The present study investigated the extent to which drinking in specific locations and heavy drinking mediated the effects of overall alcohol use on driving after drinking (DD) and riding with drinking drivers (RWDD) among young people. Additionally, this study examined the relationships among ethnicity, gender, drinking in specific locations, and DD and RWDD.
Using random-digit dialing procedures, participants were recruited to take part in a telephone survey in California, United States of America. Participants were 1,534 youth, ages 15-20 years (mean age = 17.6). Latinos, African Americans, and Asian Americans were over-sampled to allow cross-group comparisons. Along with background characteristics, overall alcohol use, heavy drinking, drinking in specific locations, DD, and RWDD were measured.
Latent variable structural equation modeling showed that European Americans, males, older adolescents, those who have a driver license, and those who drive more often were more likely to report drinking alcohol in the past year. Heavy episodic drinking and drinking in cars increased both DD and RWDD. Drinking in restaurants also increased DD. The effects of overall alcohol consumption on DD were entirely mediated through heavy episodic drinking and drinking in restaurants and cars. Alcohol consumption had both direct and indirect effects on RWDD. With the exception of being Latino and frequency of driving, the effects of the background variables on RWDD were all entirely mediated through alcohol consumption.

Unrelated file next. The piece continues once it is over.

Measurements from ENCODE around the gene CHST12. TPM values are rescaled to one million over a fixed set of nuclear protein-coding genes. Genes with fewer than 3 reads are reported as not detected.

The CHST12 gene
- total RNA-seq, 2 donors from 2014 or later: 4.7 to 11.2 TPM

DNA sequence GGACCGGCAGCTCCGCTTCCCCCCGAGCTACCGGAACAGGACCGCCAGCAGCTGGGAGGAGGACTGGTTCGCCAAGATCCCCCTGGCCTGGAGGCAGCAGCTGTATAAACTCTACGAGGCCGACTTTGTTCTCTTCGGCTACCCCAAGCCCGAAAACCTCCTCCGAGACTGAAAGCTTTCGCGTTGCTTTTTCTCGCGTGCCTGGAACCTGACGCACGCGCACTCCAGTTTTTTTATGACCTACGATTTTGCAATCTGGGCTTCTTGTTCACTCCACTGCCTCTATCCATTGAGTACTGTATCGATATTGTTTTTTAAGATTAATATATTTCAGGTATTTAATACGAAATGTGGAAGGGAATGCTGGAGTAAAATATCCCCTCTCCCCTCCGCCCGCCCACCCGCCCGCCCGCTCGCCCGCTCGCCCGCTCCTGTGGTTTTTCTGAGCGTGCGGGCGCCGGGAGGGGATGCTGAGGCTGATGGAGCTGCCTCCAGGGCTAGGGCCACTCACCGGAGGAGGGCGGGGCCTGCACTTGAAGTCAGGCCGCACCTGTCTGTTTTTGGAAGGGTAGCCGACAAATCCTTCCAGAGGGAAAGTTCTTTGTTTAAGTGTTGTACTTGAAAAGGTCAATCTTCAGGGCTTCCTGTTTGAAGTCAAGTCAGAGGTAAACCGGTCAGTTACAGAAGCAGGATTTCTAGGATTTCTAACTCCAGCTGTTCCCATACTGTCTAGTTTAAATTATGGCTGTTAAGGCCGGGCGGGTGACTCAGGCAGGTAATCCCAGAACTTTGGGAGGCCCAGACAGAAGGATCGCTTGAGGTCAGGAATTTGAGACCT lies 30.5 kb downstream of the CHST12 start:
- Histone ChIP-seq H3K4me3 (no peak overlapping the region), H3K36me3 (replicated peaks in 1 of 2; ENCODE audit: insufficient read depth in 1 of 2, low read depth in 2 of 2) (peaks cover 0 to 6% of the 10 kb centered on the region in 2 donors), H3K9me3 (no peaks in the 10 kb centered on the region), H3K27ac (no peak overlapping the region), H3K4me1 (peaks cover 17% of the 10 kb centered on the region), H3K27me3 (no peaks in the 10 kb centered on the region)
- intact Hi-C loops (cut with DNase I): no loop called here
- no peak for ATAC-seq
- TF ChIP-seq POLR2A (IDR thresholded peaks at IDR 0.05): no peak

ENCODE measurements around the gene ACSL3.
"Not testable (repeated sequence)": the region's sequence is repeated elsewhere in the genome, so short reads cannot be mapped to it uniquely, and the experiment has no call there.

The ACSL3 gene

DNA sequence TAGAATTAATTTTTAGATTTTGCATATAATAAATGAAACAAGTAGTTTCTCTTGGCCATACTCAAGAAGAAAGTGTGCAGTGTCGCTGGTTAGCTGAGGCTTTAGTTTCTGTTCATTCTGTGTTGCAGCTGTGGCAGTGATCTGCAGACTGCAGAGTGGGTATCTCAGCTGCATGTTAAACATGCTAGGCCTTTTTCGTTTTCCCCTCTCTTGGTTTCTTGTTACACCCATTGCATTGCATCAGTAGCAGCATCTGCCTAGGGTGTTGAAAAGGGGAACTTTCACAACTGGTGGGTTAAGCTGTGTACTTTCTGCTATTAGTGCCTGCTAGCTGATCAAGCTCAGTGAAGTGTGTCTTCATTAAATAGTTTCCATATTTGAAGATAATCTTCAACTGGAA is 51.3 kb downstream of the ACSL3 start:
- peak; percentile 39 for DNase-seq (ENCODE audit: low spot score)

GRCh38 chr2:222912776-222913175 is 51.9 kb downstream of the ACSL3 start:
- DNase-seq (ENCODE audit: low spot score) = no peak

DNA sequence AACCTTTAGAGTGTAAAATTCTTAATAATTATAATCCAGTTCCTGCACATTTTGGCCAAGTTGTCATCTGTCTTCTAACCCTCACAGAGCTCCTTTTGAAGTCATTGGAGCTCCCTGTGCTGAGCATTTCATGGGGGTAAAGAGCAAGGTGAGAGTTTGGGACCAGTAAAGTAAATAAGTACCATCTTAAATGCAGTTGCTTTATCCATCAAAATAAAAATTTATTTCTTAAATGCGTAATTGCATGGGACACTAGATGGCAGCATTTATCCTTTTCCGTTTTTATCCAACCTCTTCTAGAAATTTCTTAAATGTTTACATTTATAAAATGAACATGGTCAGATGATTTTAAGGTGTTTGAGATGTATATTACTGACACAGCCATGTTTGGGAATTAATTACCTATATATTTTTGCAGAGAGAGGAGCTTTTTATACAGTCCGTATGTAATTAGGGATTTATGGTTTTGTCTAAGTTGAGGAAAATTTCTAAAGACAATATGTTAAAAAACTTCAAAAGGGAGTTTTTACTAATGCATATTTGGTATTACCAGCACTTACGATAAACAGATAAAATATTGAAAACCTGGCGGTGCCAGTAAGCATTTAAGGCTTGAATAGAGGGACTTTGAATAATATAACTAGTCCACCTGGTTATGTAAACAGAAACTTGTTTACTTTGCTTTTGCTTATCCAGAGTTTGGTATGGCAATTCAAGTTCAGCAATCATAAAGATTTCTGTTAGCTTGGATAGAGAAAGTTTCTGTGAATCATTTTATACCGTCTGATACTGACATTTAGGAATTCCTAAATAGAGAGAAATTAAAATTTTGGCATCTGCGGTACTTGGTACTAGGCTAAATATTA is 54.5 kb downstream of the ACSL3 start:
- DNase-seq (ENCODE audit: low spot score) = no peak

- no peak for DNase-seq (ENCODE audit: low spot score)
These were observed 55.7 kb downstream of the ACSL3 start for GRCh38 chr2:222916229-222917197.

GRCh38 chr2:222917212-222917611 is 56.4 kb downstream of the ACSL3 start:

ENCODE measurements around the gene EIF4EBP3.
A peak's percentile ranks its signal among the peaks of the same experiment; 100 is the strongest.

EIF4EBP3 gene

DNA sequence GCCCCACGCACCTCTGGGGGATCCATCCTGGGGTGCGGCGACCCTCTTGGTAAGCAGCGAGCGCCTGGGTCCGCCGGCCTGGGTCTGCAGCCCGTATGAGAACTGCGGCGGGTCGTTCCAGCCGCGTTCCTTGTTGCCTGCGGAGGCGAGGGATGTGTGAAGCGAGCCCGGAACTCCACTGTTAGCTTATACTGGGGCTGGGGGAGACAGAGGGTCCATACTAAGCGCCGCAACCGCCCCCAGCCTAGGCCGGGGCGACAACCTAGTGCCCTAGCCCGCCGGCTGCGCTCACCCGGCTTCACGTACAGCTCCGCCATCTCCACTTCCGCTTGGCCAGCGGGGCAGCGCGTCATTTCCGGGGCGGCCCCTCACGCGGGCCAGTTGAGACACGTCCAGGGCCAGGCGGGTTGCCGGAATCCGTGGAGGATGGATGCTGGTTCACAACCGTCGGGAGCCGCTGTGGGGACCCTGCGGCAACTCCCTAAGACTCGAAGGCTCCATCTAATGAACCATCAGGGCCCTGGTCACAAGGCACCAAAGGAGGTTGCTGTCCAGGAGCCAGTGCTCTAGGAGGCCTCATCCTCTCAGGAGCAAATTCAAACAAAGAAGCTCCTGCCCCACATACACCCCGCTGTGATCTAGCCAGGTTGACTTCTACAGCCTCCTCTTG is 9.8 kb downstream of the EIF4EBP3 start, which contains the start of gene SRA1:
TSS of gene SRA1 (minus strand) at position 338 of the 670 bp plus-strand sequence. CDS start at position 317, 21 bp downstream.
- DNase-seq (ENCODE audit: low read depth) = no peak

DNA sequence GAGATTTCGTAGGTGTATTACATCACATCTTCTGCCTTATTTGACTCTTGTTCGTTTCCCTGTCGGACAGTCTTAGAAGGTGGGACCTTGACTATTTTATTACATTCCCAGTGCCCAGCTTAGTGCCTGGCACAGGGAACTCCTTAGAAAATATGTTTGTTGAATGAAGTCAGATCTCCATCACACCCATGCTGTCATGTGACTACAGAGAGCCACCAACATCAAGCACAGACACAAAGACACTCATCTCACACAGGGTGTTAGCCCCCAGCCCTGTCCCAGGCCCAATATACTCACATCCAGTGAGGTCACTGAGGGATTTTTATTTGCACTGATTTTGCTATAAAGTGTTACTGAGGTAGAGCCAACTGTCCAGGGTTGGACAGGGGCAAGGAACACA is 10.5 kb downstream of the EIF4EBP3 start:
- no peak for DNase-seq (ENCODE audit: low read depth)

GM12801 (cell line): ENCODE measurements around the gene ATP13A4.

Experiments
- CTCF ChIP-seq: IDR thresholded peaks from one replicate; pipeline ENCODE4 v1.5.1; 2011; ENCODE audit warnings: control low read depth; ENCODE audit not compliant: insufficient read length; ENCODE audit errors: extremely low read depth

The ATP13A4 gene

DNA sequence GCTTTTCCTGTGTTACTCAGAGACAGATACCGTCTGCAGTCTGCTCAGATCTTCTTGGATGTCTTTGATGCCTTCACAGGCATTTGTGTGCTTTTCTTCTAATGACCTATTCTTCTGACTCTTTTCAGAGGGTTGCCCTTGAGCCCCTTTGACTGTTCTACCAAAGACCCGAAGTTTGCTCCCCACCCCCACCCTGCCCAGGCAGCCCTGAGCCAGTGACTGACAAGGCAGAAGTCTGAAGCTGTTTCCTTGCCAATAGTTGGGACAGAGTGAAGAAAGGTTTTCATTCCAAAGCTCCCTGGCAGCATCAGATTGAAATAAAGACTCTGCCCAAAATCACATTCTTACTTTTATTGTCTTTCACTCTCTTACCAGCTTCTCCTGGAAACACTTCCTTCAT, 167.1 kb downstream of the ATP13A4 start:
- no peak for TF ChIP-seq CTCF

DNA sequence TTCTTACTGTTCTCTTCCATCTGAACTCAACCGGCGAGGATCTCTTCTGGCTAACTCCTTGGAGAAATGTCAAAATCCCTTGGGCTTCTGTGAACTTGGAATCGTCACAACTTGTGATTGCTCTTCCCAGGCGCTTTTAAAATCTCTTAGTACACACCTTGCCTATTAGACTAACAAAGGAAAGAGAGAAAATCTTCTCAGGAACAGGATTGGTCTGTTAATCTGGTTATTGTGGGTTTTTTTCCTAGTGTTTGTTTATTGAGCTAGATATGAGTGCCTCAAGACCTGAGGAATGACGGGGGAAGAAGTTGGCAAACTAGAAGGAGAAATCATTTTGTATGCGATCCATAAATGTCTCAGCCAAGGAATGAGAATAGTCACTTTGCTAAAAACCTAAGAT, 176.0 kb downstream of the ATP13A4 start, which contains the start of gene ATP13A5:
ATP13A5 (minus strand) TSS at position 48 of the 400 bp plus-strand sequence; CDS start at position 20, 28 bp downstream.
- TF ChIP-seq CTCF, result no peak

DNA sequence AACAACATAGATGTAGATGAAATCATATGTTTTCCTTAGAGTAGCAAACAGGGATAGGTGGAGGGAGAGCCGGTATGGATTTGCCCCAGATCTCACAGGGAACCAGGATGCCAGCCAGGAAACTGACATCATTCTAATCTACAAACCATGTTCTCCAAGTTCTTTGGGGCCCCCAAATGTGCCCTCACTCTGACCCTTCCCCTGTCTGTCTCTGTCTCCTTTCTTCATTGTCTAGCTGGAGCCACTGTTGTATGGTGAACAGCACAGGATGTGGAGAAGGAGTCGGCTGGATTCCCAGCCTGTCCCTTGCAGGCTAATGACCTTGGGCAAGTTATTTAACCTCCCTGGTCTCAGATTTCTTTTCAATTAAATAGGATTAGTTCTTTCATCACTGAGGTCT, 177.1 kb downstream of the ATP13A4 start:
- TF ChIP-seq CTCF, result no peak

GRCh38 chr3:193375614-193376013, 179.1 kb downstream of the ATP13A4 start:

Heavy drinking and drinking in specific locations appeared to be important unique predictors of both DD and RWDD. In light of the relationship between drinking in restaurants and in cars, and DD, prevention programs and policies aimed at underage drinking should focus on developing more effective responsible beverage service programs, increasing compliance with laws limiting alcohol sales to youth, and enforcing graduated driver licensing and zero tolerance laws.